From The (Allentown, N.J.) Examiner of Oct. 13, 2005:
U.F. boasts ties to U.S. presidentsAccording to Waldo Lincoln's History of the Lincoln family (Worcester, Mass.: Commonwealth Press, 1923)—and every other available source—President Lincoln's immigrant ancestor was Samuel Lincoln of Hingham, Mass., a weaver and mariner [p. 6]. "Abraham" was first used in the family in January 1688/89, when a son was born to Mordecai and Sarah (Jones) Lincoln and named for his maternal grandfather [p. 21]. It was Mordecai, son of the immigrant, who was proprietor of an iron works, though as Waldo Lincoln notes, "Probably the good old name 'blacksmith' more accurately descibes him" [p. 16].
UPPER FREEHOLD — While it is fairly well-known that one U.S. president had ancestors in the township, a link to a later chief executive is less publicized.
According to [Thomas] Frascella's research, "A William Ansley, [who] was born in Monmouth between 1710-1715 and died in 1773 in Upper Freehold, married Rebecca before 1737 in Upper Freehold. Rebecca was born in Middletown in 1715 and died in the 1750s."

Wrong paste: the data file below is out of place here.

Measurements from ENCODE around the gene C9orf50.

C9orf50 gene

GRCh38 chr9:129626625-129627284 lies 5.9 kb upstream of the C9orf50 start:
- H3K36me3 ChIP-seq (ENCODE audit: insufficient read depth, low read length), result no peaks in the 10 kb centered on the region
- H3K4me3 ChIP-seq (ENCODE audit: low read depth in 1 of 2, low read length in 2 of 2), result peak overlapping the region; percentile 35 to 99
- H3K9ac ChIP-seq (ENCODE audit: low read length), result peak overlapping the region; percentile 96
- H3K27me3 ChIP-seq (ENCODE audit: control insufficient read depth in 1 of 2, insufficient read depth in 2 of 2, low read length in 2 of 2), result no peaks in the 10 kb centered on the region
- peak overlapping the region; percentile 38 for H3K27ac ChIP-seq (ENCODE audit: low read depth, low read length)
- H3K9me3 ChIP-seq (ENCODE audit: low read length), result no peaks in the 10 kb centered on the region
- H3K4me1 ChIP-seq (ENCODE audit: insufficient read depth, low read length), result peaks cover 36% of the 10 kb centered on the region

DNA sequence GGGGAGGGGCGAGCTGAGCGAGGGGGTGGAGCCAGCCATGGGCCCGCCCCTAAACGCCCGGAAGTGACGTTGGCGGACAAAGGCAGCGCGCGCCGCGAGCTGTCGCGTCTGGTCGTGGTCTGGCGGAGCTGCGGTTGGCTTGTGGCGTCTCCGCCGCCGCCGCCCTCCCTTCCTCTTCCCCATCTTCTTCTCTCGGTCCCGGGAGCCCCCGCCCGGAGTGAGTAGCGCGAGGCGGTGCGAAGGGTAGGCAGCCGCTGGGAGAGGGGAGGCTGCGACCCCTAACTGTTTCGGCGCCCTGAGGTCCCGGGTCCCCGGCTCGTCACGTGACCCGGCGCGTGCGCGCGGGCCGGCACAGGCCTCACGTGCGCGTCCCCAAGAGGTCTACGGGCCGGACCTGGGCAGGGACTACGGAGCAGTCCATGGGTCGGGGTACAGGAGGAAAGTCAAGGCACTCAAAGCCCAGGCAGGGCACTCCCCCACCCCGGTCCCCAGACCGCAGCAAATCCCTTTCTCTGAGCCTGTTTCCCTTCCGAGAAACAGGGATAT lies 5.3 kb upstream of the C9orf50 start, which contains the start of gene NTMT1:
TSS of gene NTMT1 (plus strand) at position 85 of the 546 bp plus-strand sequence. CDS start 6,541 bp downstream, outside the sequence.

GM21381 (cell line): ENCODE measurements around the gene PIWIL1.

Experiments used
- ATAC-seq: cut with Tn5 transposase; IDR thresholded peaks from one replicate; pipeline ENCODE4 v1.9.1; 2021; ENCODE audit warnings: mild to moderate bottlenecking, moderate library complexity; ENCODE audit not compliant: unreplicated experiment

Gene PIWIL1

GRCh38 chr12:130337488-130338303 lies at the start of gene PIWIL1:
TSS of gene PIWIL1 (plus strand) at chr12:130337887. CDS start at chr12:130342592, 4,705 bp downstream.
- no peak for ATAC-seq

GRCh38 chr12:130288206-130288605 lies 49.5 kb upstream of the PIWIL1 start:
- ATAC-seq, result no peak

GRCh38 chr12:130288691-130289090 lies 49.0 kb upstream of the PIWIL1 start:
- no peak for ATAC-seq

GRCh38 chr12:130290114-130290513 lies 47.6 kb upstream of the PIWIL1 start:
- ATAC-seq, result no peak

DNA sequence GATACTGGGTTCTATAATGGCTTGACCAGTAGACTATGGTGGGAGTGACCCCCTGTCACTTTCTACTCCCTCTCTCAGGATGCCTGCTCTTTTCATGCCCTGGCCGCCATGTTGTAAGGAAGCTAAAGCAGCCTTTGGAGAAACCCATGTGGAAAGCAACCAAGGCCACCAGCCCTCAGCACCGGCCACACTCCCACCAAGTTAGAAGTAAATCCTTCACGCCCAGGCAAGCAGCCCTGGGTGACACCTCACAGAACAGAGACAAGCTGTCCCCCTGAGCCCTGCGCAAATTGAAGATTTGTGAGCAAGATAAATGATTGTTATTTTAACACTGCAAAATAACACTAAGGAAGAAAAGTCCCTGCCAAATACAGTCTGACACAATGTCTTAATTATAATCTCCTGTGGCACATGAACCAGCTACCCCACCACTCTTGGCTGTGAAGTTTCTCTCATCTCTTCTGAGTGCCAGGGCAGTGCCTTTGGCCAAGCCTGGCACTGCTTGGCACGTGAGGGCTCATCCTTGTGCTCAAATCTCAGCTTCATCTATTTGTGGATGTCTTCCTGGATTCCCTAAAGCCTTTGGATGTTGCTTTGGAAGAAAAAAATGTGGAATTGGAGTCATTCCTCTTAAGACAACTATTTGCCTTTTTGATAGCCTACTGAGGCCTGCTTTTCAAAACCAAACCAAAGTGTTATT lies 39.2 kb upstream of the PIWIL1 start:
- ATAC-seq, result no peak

According to Frascella, William and Rebecca were the great-great-great-great-great-grandparents of [Jimmy] Carter, the 39th president of the United States.
In 2001, [John] Fabiano told the Examiner that the name Abraham was common in the Lincoln genealogy, and that the original Abraham Lincoln came from England and established the first iron forge in Massachusetts in the 1600s. Several decades later, Richard Saltar, who was establishing his own iron forge, brought Lincoln's grandsons, Mordecai and Abraham, to the Imlaystown area of Upper Freehold in 1714.
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Nor was his the first iron forge in Massachusetts. An iron works was operating on the Saugus River north of Boston as early as 1646—eleven years prior to Mordecai's birth.
Genealogy.com has the Ancestry of Abraham Lincoln.